The point isn’t God may have a plan to use suffering to help us grow. That’s completely reasonable. How suffering came about in the first place smacks of a bad parent projecting their own short comings on their innocent kids rather than an omniscient omnipotent deity. Epicurus said it well:
“Is God willing to prevent evil, but not able?
Then he is not omnipotent.
Is he able, but not willing?
Then he is malevolent.
Is he both able and willing?
Then whence cometh evil?
Is he neither able nor willing?
Then why call him God?” Epicurus – Greek philosopher, BCE 341-270
Next Keller argues “Evil and Suffering may be (if anything) evidence for God” (P.25) He backs this
assertion by saying evolution works specifically because of suffering and death, survival of the fittest and so on. He says, “On what basis, then, does the atheist judge the natural world to be horribly wrong, unfair, and unjust?” (P. 26) This isn’t what the chapter started out arguing against.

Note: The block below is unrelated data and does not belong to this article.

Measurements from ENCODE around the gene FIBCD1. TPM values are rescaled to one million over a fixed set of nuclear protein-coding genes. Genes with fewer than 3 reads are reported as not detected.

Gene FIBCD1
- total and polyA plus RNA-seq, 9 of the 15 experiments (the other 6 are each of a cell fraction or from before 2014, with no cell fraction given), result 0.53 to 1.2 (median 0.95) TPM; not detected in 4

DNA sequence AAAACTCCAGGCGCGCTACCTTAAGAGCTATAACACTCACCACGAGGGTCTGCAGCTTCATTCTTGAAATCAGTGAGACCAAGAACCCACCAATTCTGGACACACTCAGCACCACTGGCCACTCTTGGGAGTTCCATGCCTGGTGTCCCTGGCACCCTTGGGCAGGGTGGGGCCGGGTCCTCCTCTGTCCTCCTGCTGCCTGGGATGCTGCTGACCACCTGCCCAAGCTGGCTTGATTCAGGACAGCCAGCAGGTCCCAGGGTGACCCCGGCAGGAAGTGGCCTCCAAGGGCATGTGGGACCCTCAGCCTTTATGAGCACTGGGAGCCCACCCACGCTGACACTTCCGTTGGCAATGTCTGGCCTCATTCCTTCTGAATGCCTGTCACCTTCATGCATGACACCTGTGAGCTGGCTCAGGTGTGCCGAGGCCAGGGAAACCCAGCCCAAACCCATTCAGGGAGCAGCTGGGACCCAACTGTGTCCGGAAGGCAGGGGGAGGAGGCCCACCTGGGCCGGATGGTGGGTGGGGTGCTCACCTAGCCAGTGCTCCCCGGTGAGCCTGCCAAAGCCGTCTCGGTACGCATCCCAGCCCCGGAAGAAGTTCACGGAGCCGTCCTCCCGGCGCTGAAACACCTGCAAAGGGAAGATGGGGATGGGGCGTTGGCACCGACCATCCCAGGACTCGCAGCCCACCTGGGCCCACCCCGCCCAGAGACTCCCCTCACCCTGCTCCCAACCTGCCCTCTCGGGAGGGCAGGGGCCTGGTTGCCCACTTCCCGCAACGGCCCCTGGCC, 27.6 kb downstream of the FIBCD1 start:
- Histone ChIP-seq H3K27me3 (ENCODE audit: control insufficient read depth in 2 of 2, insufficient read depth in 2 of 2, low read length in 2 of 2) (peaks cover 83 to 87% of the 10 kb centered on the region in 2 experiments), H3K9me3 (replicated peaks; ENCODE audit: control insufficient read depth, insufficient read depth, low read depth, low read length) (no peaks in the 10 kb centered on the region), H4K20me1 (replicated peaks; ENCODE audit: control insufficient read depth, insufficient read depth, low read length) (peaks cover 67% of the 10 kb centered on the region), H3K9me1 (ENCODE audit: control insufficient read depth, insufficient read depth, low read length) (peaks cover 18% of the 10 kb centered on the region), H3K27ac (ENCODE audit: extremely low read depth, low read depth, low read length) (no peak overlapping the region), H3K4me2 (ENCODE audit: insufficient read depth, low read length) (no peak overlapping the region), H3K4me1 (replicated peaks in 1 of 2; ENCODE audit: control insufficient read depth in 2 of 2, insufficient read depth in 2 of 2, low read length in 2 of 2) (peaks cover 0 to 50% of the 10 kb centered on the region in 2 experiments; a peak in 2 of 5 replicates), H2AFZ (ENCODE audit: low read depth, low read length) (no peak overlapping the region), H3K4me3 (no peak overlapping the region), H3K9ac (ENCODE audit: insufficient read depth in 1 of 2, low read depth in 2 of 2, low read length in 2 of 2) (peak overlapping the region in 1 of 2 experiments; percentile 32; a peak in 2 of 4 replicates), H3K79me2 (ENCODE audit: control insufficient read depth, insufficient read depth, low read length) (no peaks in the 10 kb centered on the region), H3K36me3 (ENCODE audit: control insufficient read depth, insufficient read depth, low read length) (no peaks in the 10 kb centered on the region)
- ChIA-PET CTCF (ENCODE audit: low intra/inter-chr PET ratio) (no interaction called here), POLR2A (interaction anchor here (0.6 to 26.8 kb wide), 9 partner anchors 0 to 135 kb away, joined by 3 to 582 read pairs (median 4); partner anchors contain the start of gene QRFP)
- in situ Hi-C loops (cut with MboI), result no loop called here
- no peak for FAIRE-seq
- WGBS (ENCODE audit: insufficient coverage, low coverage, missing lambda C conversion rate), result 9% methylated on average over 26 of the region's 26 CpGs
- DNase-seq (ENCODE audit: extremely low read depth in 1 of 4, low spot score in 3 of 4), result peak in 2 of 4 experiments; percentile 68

The atheists Keller quotes has an issue with the idea a perfect all loving being having all knowledge, past and future, created a world with so much seemingly pointless death and suffering, not with the laws of the universe which proclaims no special knowledge, love, or deity. Atheists don’t generally view the universe as unfair or unjust, but rather as “is”.
Pastor Keller goes on to say without belief in God the atheist has no good reason to be outraged at injustice because it is simply following evolutionary law. Again he is asserting that one cannot be moral without religion. People mourned death and loss before religion. People currently mourn it devoid of religion. Keller is again just making claims, and denigrating an entire group, with no evidence to back it up
One would have to attribute a consciousness to nature to say it acted with a sense of justice. Most atheists don’t. Moreover you would have to be a sociopath to be indifferent to the tsunami of Dec. 2004 (Keller’s example P.23). Just because an atheist understands when you fill a person’s lungs with water or crush their body they die doesn’t mean they wish the event hadn’t happened or need to find a reason it did. In fact under Keller’s logic the non-believer is the only one who has a right to be indignant since they see it only as a tragedy and the believer should not question God’s will and trust he has a grand plan for good.